The View from Two Feet on the Ground

About the Author: Kathleen Stewart is an Environmental Scientist with the U.S. EPA’s Pacific Southwest Region in San Francisco, where she works with communities to reduce exposure to indoor and outdoor air pollution.

Shiprock, New Mexico

Shiprock, New Mexico

Between the daunting back-log of emails that accumulate and the logistical and emotional baggage that accompanies saying good-bye to my two young kids, some part of me usually dreads packing my bags for work-related travel. But no conference call or email can pack in the amount of progress that comes with placing two feet solidly on the ground in an attempt to better understand the environmental issues facing the communities I work with and for.

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Stakeholder meeting at Diné College

In 2009 Perry Charley – a professor with the Navajo Nation’s Diné College – hosted me for an environmental tour of Shiprock, New Mexico, a town in the north-east reaches of the Navajo Nation. I got the education of a lifetime crammed into a few short days, and a project spanning seven years and counting.

In my time with Professor Charley, I learned that many Navajo families rely on wood to keep warm during the cold season, using stoves that are very old, are often cracked, and are sometimes no more than a 55-gallon drum. These stoves lose their heat quickly, leading many families to burn large chunks of low-grade coal to stay warm at night. The stoves are also often poorly vented, and are not designed to burn both wood and coal. As a result, many Navajo families are exposed to high levels of wood and coal smoke indoors and out.

Kathleen Stewart looking at stoves for sale at Big Rock Trading Post in Waterflow, NM

Kathleen Stewart looking at stoves for sale at Big Rock Trading Post in Waterflow, NM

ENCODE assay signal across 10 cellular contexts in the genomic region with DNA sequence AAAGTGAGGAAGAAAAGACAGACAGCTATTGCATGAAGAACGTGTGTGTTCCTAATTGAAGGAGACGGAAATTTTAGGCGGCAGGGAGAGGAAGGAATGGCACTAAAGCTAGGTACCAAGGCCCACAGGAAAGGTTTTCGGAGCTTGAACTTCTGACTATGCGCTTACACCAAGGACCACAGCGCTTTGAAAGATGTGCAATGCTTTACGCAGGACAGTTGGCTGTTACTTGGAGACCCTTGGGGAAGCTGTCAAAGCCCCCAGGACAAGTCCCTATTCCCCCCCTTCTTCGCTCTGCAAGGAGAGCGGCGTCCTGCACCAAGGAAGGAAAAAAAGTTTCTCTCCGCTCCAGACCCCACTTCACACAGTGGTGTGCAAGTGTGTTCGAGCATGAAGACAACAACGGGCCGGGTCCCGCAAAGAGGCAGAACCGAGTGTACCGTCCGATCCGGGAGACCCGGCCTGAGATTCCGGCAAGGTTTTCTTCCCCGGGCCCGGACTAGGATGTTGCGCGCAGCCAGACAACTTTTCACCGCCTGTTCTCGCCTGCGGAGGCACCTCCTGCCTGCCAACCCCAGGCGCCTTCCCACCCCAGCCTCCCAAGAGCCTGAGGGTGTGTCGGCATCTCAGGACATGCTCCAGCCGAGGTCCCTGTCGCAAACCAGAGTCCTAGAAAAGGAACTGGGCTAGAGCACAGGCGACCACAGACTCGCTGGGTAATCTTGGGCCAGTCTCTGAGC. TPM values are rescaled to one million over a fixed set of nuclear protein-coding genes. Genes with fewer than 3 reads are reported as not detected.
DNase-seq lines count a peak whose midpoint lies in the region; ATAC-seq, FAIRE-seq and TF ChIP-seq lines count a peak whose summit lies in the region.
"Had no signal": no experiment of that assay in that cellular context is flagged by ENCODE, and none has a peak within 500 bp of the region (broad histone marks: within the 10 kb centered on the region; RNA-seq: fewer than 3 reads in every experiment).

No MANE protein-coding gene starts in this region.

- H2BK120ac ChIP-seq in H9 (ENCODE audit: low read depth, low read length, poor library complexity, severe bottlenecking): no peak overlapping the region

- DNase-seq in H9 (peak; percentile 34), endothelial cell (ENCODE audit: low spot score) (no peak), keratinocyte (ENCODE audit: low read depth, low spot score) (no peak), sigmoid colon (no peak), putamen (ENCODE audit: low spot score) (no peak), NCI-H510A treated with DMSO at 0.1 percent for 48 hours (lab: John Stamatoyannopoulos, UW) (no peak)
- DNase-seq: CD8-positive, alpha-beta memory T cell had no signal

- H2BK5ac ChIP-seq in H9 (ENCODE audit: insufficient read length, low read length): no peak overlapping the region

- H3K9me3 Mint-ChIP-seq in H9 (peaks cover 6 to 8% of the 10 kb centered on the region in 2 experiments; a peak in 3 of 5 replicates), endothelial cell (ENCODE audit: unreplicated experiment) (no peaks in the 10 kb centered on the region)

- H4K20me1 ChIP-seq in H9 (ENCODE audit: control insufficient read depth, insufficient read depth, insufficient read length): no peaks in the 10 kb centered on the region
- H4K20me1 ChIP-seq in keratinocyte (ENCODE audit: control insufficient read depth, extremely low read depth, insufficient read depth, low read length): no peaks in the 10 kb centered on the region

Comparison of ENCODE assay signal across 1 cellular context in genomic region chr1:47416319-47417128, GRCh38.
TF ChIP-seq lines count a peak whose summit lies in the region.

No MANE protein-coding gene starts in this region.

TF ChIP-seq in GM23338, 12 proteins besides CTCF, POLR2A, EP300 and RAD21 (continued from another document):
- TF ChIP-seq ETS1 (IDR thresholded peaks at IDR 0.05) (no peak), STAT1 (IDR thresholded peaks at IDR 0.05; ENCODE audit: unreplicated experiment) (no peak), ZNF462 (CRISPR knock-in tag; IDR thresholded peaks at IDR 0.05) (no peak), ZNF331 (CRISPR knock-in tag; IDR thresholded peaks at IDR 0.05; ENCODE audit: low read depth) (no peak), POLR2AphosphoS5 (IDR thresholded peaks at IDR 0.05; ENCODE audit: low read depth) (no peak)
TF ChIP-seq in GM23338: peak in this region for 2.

Since that week in 2009, EPA has been working closely with Professor Charley, the Navajo Nation EPA, and many other partners to address the resulting health and environmental risks. Thanks to the education we’ve received from our community partners on the Navajo Nation, we have sought to incorporate Navajo traditional knowledge and to respect the preferences and traditions of the community.

Progress, as it often is, has been slow but steady, building piece by piece over many years.

Through a grant to Diné College under EPA’s Community Action for a Renewed Environment program, we built partnerships to learn from the community. With funding from EPA’s Office of Research and Development and assistance from the University of Colorado, Boulder, we continued our partnership with Diné College, analyzing solutions from both the “western science” perspective, as well as from the “Navajo” perspective, incorporating Navajo Fundamental Law, traditional knowledge, and community preference. We developed outreach materials and a radio PSA with the Navajo Nation EPA.

Four Corners Power Plant

Four Corners Power Plant

A recent settlement agreement between EPA and several electric utilities will provide $3.2 million in funding for new, cleaner burning stoves and $1.5 million for weatherization for Navajo Nation homes near the Four Corners Power Plant over the next five years. U.S. EPA, the Navajo Nation EPA, and the Hearth Patio and BBQ Association Education Foundation will host stove installation training on the Navajo Nation later this year.

Wood and coal in Navajo Stove (photo courtesy of Nolan Hoskie, Navajo Nation EPA)

Wood and coal in Navajo Stove (photo courtesy of Nolan Hoskie, Navajo Nation EPA)

 

With many Navajo families burning both wood and coal, we are working to overcome the unique technical challenges this presents. New EPA-certified wood stoves burn wood more efficiently and with far less pollution than older stoves, but are not designed to burn coal. This has left us without a suitable heater for many Navajo families. We are working with stove manufacturers to design duel-fuel stoves to meet this need and are developing a stove testing method that will be representative of real-world use on the Navajo Nation.

As I get ready to pack my bags for an upcoming trip to the Navajo Nation, I know that the knowledge and connections I gain from these days out of the office will far exceed the number of emails that await me on my return.

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